Early reports from the 2008 Middle East Family Business Survey, which is to be released at next week’s Family Business Forum, reveal that strategic/operational business planning ranks as the biggest challenge facing Middle East Family Businesses today.
Rami Nazer of Ernst & Young, who conducted the survey and will be unveiling the exclusive results on Monday May 26 at the forum, said the survey shows that Middle East family businesses recognise the importance of strategy in achieving the long-term survival and growth of a family business.
“It was clear that devising a clear strategy for the business was a challenge,” he added. “The reason for this could be the perceived restriction that a clearly articulated strategy can impose on the entrepreneurial spirit of the founders.”
The survey was conducted throughout the Middle East since July 2007 and was submitted directly to participants. The results were compiled over the past year at the Family Business Centre of Excellence in Jeddah.
A diverse array of participants covering different geographic markets were incorporated into the survey, where the largest percentage of participants were family businesses who focused on their own country first, followed by the GCC and then the entire Middle East.
Tying in with one of the main Family Business Forum themes, Ernst & Young found that most family businesses who participated in the survey are currently in a transitional phase, with most of them being run by the 2nd generation, or both the 1st and 2nd generation. None of the participants were run by a 4th generation.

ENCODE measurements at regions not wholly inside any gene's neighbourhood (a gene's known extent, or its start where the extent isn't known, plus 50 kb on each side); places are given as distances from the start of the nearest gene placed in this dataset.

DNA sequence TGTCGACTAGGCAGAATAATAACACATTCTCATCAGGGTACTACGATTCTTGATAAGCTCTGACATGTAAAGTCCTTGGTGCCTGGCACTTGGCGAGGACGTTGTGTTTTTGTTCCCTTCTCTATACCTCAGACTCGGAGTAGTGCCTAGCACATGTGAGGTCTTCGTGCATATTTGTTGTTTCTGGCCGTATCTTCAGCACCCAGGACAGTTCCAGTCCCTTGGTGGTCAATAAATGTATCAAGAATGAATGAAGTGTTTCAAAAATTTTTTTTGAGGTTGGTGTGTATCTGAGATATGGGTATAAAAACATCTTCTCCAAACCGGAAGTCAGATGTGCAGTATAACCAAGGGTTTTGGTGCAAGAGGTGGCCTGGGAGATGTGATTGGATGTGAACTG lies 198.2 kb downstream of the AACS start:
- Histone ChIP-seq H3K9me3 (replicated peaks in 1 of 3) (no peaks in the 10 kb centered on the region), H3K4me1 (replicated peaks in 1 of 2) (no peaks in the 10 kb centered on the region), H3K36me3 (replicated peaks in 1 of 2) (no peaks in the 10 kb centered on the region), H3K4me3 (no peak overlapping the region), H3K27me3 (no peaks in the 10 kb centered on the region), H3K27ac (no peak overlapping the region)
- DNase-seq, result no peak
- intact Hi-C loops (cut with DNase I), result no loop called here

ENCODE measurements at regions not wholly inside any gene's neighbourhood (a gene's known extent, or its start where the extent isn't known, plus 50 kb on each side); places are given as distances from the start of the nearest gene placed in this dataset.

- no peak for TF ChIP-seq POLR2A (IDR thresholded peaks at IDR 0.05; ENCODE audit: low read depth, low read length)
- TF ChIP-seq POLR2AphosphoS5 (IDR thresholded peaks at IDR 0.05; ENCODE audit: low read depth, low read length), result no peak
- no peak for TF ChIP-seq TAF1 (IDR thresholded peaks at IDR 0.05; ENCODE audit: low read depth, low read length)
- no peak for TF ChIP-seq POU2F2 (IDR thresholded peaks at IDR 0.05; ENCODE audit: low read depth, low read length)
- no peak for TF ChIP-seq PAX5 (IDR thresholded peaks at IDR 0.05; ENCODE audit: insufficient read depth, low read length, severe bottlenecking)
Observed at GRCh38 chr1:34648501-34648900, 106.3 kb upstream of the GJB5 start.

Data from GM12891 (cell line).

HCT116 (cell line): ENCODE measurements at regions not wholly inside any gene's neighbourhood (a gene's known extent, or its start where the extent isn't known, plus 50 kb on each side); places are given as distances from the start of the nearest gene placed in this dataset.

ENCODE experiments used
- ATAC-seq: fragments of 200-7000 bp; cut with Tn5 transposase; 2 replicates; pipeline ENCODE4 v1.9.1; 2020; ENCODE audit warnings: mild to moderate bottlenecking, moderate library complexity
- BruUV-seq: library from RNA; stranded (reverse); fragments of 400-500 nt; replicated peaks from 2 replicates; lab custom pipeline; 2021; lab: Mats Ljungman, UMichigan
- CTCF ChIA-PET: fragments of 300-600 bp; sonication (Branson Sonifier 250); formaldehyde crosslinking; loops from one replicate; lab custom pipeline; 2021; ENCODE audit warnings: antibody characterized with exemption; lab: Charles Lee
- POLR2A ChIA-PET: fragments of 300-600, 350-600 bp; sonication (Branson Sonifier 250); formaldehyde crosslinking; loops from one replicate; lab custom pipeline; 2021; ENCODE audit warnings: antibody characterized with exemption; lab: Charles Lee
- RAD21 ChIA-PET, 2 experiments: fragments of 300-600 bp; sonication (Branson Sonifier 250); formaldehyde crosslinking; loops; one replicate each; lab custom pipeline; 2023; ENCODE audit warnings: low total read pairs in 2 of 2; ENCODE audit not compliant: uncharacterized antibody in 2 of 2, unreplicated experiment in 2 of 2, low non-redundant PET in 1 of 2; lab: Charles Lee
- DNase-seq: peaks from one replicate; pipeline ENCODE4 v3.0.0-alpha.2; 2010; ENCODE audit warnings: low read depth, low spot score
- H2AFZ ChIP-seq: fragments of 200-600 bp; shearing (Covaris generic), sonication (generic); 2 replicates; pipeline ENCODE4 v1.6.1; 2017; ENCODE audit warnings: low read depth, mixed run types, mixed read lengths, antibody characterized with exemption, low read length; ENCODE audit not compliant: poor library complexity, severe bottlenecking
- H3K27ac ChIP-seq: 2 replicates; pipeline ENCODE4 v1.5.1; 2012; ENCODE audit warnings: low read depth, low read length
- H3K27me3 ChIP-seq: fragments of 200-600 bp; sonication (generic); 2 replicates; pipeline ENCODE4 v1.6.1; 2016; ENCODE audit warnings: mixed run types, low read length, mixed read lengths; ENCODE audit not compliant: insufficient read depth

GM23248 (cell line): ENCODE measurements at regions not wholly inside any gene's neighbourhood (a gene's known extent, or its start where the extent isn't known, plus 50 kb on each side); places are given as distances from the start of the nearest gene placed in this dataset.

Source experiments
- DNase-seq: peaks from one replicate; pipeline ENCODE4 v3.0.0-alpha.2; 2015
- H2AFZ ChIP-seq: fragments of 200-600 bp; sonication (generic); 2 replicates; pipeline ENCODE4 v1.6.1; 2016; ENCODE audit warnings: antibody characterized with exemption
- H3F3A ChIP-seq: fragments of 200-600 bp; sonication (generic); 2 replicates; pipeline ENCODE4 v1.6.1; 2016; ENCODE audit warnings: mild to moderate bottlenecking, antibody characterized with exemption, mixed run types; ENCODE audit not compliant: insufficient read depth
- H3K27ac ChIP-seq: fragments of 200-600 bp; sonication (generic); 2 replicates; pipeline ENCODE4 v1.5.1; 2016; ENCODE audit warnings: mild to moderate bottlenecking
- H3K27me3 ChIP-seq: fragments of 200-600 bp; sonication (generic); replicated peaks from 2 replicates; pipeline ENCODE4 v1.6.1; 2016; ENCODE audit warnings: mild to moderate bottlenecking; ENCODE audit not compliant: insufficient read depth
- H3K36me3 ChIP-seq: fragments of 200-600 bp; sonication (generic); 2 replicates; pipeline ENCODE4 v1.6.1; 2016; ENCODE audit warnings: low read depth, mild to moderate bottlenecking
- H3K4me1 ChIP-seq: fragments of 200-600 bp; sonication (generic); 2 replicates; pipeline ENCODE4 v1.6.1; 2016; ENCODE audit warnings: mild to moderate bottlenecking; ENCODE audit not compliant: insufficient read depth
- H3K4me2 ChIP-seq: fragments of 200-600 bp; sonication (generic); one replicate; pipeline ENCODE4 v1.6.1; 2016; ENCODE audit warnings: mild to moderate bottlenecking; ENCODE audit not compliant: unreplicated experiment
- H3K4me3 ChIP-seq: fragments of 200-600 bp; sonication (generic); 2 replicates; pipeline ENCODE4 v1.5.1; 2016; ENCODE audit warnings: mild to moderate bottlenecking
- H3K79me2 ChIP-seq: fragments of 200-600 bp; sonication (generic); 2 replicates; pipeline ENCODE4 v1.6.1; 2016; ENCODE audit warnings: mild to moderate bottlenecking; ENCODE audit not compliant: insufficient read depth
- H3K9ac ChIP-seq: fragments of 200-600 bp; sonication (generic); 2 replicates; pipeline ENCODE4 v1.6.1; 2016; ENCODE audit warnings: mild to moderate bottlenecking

“One conclusion we drew was that the age of the family Business had little or no effect on the overall outcome of the survey, as the answers were similar around the key challenges,” says Nazer. “This could mean that businesses are staying still and not doing enough to improve over every generation, due to some unforeseen problems such as internal emotions or issues within the family business that are tied down to its culture or history.”
The biggest surprise found was that when participants were asked about the 10 most common challenges faced by family businesses, the two lowest scores were management and ownership transition, followed by family governance structure, given that only 33% of the family businesses surveyed claimed they have effective family governance.
The full survey results will be unveiled on the first day of the Family Business Forum being held at Emirates Palace Hotel in Abu Dhabi, UAE, from May 26.
This is the first time that a family business survey has been conducted in the Middle East. “I expect the forum’s audience to seriously think about the results and reflect on their own businesses,” says Nazer.